– Duality –

In the category of normed vector spaces, the natural notion of a “map” (or morphism) between two such spaces is that of a continuous linear transformation T: X \to Y between two normed vector spaces X, Y.  By Lemma 1 from Notes 3, any such linear transformation is bounded, in the sense that there exists a constant C such that \|Tx\|_Y \leq C\|x\|_X for all x \in X.  The least such constant C is known as the operator norm of T, and is denoted \|T\|_{op} or simply \|T\|.

Two normed vector spaces X, Y are equivalent if there is an invertible continuous linear transformation T: X \to Y from X to Y, thus T is bijective and there exist constants C, c > 0 such that c\|x\|_X \leq \|Tx\|_Y \leq C\|x\|_X for all x \in X.  If one can take C=c=1, then T is an isometry, and X and Y are called isomorphic.    When one has two norms \|\|_1, \| \|_2 on the same vector space X, we say that the norms are equivalent if the identity from (X, \| \|_1) to (X, \| \|_2) is an invertible continuous transformation, i.e. that there exist constants C, c > 0 such that c\|x\|_1 \leq\|x\|_2 \leq C \|x\|_1 for all x \in X.

Exercise 1. Show that all linear transformations from a finite-dimensional space to a normed vector space are continuous.  Conclude that all norms on a finite-dimensional space are equivalent.  \diamond

Let B(X \to Y) denote the space of all continuous linear transformations from X to Y.  (This space is also denoted by many other names, e.g. {\mathcal L}(X,Y), \hbox{Hom}(X \to Y), etc.)  This has the structure of a vector space: the sum S+T: x \mapsto Sx+Tx of two continuous linear transformations is another continuous linear transformation, as is the scalar multiple cT: x \mapsto cTx of a linear transformation.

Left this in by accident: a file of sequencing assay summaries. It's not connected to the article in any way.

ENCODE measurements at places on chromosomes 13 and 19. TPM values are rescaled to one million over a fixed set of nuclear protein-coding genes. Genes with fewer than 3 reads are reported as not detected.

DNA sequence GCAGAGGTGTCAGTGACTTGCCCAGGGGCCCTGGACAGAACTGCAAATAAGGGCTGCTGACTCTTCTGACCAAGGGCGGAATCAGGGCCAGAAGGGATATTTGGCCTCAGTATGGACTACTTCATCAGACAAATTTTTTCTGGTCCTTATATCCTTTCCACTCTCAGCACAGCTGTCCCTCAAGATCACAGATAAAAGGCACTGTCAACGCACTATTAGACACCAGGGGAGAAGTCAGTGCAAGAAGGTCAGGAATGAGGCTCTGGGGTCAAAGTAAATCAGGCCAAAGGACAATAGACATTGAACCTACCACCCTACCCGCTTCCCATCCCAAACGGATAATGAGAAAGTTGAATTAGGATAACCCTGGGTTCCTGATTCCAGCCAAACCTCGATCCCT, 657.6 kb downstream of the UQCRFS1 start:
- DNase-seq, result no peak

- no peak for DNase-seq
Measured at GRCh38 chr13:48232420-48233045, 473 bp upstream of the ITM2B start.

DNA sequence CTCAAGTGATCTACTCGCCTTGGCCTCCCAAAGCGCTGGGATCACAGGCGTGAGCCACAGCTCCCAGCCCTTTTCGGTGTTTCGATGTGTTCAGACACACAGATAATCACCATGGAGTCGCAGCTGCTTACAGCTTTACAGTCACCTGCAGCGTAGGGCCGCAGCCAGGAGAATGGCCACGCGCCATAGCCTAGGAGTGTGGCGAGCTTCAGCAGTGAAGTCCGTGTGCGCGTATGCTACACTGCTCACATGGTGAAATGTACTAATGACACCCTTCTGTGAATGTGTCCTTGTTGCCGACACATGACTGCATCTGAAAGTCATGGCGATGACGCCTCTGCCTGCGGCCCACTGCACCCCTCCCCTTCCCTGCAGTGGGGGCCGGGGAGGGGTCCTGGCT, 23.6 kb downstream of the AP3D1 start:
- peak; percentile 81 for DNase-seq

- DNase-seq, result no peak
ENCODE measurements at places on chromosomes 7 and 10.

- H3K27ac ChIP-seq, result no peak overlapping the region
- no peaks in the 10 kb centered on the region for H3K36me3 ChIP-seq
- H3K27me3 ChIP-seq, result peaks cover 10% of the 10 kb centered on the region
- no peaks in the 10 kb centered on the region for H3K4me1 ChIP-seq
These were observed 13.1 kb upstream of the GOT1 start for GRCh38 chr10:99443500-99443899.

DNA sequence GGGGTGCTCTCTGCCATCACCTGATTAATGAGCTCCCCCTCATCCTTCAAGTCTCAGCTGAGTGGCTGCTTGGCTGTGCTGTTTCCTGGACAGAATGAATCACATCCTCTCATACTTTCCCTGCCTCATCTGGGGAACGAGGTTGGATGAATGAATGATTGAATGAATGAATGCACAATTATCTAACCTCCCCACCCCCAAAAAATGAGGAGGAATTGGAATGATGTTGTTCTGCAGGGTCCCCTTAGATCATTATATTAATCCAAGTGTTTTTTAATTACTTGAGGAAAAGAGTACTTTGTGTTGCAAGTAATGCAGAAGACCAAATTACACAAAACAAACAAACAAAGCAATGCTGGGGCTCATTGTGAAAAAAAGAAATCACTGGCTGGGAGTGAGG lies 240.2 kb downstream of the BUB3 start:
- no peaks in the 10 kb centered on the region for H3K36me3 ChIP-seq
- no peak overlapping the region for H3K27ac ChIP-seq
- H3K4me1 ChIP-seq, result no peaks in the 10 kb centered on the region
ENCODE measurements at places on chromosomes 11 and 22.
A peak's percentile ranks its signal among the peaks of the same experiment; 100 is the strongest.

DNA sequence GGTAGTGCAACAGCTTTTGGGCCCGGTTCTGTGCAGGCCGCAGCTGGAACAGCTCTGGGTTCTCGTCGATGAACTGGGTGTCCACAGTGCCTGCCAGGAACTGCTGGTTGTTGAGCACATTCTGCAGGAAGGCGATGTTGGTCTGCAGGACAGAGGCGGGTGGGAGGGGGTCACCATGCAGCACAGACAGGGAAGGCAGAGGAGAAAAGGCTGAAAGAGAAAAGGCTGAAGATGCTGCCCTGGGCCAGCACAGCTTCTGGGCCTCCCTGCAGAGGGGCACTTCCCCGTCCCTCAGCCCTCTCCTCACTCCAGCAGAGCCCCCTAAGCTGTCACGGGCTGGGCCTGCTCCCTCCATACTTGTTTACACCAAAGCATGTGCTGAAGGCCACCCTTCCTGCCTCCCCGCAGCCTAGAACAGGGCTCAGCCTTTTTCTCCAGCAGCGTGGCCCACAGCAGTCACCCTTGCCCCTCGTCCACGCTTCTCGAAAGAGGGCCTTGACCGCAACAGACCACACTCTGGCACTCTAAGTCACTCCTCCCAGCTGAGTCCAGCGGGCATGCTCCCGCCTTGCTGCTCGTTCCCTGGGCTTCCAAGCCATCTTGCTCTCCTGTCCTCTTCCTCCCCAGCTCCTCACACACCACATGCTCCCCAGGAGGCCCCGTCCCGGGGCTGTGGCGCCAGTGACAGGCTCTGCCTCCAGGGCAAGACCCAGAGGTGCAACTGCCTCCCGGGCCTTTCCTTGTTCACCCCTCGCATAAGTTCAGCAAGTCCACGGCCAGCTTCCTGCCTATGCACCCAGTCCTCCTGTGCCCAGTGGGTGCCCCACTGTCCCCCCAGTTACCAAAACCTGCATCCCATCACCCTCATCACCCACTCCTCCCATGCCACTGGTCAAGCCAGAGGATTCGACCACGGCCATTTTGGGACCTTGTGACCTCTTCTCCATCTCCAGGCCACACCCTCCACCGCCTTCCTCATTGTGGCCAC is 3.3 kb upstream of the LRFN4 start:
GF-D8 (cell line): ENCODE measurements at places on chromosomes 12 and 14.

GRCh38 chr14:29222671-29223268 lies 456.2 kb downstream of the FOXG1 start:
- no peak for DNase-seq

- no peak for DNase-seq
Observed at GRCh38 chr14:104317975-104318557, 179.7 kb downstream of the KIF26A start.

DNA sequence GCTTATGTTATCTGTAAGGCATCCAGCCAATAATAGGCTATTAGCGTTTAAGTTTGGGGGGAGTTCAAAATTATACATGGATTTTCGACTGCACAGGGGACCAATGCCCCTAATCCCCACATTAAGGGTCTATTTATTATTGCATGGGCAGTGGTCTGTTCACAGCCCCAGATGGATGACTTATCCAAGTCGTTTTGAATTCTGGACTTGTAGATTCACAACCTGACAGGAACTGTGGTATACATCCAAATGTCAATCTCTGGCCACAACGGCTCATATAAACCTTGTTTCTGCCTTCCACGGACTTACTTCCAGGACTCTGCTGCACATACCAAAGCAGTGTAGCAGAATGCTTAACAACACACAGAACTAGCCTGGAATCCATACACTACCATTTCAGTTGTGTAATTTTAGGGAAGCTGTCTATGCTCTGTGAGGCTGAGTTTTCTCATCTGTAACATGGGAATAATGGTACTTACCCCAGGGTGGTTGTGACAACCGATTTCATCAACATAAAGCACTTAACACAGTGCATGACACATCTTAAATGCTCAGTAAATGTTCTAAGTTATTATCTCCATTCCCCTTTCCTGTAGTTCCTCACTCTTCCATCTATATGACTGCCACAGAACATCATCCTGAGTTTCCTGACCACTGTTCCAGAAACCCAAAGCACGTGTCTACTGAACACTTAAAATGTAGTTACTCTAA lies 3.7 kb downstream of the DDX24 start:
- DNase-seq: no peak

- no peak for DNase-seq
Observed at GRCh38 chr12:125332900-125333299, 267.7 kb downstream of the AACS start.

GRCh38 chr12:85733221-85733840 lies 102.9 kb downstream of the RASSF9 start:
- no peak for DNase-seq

Exercise 2. Show that B(X \to Y) with the operator norm is a normed vector space.  If Y is complete (i.e. is a Banach space), show that B(X \to Y) is also complete (i.e. is also a Banach space).  \diamond

Exercise 3. Let X, Y, Z be Banach spaces.  Show that if T \in B(X \to Y) and S \in B(Y \to Z), then the composition ST: X \to Z lies in B(X \to Z) and \|ST\|_{op} \leq \|S\|_{op} \|T\|_{op}.  (As a consequence of this inequality, we see that B(X \to X) is a Banach algebra.) \diamond

Now we can define the notion of a dual space.

Definition 1. (Dual space)  Let X be a normed vector space.  The (continuous) dual space X^* of X is defined to be X^* := B( X \to {\Bbb R} ) if X is a real vector space, and X^* := B(X \to {\Bbb C}) if X is a complex vector space.  Elements of X^* are known as continuous linear functionals (or bounded linear functionals) on X.

Remark 1. If one drops the requirement that the linear functionals be continuous, we obtain the algebraic dual space of linear functionals on X.  This space does not play a significant role in functional analysis, though. \diamond

From Exercise 2, we see that the dual of any normed vector space is a Banach space, and so duality is arguably a Banach space notion rather than a normed vector space notion.  The following exercise reinforces this: